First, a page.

Prostate Cancer Screening
The prostate is a gland that lies just below the bladder. It wraps around the urethra, which is the tube that carries urine and semen out of penis. The prostate is part of the male reproductive system.
Problems with the prostate become more common as a man ages. These problems include prostate cancer, a common cancer in men. This cancer can often be cured or controlled, especially if it is found and treated early (when it's still small and only in the prostate). A screening test is used to help find cancer early in people who have no symptoms of cancer. Prostate cancer causes no symptoms in its early stages.
Screening tests may help find prostate cancer before it causes any symptoms. However, studies have shown that all not men should be screened. This is because screening can lead to problems, such as finding cancer that may not need to be treated. This can lead to stress.
It can also lead to harms from:
False positive results that need more testing
Possible prostate biopsies
Having surgery, chemotherapy, or radiation that has no benefit, but instead causes more harm
Treatment complications such as pain, bleeding, infection, incontinence (not being able to hold urine) and erectile dysfunction
Major side effects from treatment that may not be needed
Most experts agree that men should talk with their healthcare providers about the pros and cons of screening before it’s done. And they should make a personal choice about whether or not to have the screening.
What is prostate cancer?
Prostate cancer is an uncontrolled growth of changed (mutated) cells. These cells don't look, act, or work the way they should. Prostate cancer starts in the prostate. But over time, it can grow and spread throughout the body.
Risk factors for prostate cancer
Things that can increase a man’s chance of prostate cancer are called risk factors. These include:
Age. As you grow older, your risk of developing prostate cancer increases.
Family history. If your father or brother has had prostate cancer, your risk is higher.
Race. African-American men are more likely than other men to develop prostate cancer. They are also more likely to die of prostate cancer than other men with this disease. The reasons for this are not clear.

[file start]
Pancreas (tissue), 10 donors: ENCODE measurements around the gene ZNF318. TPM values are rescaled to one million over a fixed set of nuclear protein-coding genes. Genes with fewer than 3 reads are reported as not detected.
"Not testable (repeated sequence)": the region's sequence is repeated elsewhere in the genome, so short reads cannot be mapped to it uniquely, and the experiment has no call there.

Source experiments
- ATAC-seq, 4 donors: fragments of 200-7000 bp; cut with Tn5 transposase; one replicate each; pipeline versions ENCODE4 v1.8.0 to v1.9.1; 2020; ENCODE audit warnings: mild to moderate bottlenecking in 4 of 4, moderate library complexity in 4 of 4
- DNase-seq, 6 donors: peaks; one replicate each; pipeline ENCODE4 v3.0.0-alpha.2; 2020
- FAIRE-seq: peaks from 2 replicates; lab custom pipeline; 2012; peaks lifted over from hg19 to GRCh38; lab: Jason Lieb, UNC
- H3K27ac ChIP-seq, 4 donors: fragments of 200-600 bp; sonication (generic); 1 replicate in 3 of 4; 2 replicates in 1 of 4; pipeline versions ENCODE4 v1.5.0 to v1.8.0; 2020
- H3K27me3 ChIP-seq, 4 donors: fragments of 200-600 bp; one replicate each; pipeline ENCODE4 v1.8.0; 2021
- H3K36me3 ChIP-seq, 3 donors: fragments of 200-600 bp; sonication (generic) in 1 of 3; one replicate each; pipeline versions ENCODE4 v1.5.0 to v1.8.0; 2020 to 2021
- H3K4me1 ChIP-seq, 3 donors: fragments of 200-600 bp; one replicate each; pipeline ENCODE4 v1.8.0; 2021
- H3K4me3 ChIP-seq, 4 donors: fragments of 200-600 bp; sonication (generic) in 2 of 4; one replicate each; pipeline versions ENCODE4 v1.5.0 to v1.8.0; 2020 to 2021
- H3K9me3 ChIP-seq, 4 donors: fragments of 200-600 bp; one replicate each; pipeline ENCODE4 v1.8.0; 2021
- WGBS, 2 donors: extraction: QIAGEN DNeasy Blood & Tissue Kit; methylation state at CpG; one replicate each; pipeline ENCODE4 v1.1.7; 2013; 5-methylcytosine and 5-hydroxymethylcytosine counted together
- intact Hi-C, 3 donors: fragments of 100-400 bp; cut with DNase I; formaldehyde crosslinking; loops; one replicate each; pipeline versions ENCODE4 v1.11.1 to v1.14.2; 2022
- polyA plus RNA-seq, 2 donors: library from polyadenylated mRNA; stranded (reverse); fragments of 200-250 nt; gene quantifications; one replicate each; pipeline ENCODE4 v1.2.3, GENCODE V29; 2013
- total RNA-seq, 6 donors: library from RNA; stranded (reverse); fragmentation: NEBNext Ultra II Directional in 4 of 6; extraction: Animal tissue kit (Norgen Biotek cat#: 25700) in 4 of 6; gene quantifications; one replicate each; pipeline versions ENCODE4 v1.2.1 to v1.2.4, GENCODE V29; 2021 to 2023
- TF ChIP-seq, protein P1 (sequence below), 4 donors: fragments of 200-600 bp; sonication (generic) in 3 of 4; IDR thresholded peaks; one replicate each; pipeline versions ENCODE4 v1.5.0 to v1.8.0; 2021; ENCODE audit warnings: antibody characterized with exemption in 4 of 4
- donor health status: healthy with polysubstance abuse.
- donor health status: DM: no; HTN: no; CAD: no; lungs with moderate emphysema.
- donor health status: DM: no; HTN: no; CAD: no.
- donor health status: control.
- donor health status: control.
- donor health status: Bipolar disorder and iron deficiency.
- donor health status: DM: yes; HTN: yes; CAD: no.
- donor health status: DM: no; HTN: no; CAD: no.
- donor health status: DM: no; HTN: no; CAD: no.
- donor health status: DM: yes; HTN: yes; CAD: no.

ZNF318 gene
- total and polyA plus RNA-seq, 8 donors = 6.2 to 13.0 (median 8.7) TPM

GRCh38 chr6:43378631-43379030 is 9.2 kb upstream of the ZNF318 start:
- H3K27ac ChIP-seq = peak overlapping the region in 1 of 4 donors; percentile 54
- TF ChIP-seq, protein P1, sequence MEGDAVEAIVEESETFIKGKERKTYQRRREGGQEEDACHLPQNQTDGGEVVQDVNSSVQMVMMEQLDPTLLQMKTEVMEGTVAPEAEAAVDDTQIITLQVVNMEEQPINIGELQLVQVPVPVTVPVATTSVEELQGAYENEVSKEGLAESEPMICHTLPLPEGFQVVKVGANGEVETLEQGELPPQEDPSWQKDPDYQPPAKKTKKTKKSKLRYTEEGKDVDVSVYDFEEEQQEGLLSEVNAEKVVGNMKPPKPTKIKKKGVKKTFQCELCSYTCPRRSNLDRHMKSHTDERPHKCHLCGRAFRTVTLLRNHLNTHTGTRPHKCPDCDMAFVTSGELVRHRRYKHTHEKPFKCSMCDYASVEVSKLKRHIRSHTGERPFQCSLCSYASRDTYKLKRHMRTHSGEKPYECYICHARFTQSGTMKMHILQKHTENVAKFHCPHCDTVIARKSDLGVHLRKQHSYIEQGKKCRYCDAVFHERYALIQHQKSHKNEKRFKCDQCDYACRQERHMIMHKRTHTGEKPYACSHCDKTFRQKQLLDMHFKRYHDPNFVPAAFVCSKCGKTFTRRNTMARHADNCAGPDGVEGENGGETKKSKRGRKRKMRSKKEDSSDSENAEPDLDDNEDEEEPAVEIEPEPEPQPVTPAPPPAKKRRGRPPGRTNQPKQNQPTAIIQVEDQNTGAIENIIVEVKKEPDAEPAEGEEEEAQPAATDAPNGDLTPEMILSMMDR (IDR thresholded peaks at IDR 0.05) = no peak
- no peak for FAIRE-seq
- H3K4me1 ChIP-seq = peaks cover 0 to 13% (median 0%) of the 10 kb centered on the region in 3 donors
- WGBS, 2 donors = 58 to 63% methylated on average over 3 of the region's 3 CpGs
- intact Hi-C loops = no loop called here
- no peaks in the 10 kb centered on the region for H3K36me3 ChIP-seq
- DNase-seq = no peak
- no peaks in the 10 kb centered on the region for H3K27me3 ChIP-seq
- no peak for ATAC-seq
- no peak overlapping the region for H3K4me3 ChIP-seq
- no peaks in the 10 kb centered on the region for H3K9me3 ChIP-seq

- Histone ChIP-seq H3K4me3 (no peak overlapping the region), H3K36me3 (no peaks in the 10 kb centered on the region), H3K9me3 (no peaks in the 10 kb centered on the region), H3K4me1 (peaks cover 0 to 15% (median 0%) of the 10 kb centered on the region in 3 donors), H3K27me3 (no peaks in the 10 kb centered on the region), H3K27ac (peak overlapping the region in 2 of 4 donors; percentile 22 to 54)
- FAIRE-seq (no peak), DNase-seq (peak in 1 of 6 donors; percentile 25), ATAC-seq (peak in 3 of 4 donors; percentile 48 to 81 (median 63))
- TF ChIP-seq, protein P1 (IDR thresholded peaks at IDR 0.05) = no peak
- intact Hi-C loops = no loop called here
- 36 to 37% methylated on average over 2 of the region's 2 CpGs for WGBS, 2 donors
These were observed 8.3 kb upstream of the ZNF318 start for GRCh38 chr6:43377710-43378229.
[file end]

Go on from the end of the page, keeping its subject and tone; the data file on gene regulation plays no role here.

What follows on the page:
Agent Orange exposure. Men who have been exposed to Agent Orange may also be at higher risk for prostate cancer.
Screening for cancer
Screening for prostate cancer may help check if you have cancer before it causes problems. Screening tests often include a prostate specific antigen (PSA) blood test. If you are between ages 55 and 69, talk with your healthcare provider about the pros and cons of screening so you can make a personal choice about whether or not to have it done..
Before your screening test
Tell your healthcare provider about:
Any health problems you have
Any family members who have had prostate cancer or other related health problems
Medicines, herbs, vitamins, and supplements that you take
Any problems with urination or symptoms of urinary tract infection
PSA is a protein made by prostate cells. Your PSA level can be measured with a blood test. A PSA level that is high may be caused by prostate cancer. It might also may be caused by another problem that is not cancer. A lower PSA level means that cancer is less likely.
Many factors can affect PSA levels. These include age, an enlarged prostate, or prostate cancer. Other factors can cause short-term PSA changes, such as a prostate infection, certain medicines, or recent sex. Your healthcare provider can explain how these factors may affect the timing of the PSA test and your results.
A high PSA level doesn’t always mean cancer. More tests may need to be done. After looking at the results of your screening tests, your healthcare provider may advise other tests. These may include:
Biopsy. This test takes small pieces of tissue (samples) from the prostate using a thin, hollow needle. An imaging test such as a transrectal ultrasound is used to help guide the needle to the right place in the prostate. The tissue samples are then tested in a lab for cancer cells.
Imaging tests. If cancer is found, imaging tests might be done to help see if it has spread. Bone scans can check whether cancer has spread to bones. CT and MRI scans can find tumors in bones and soft tissues.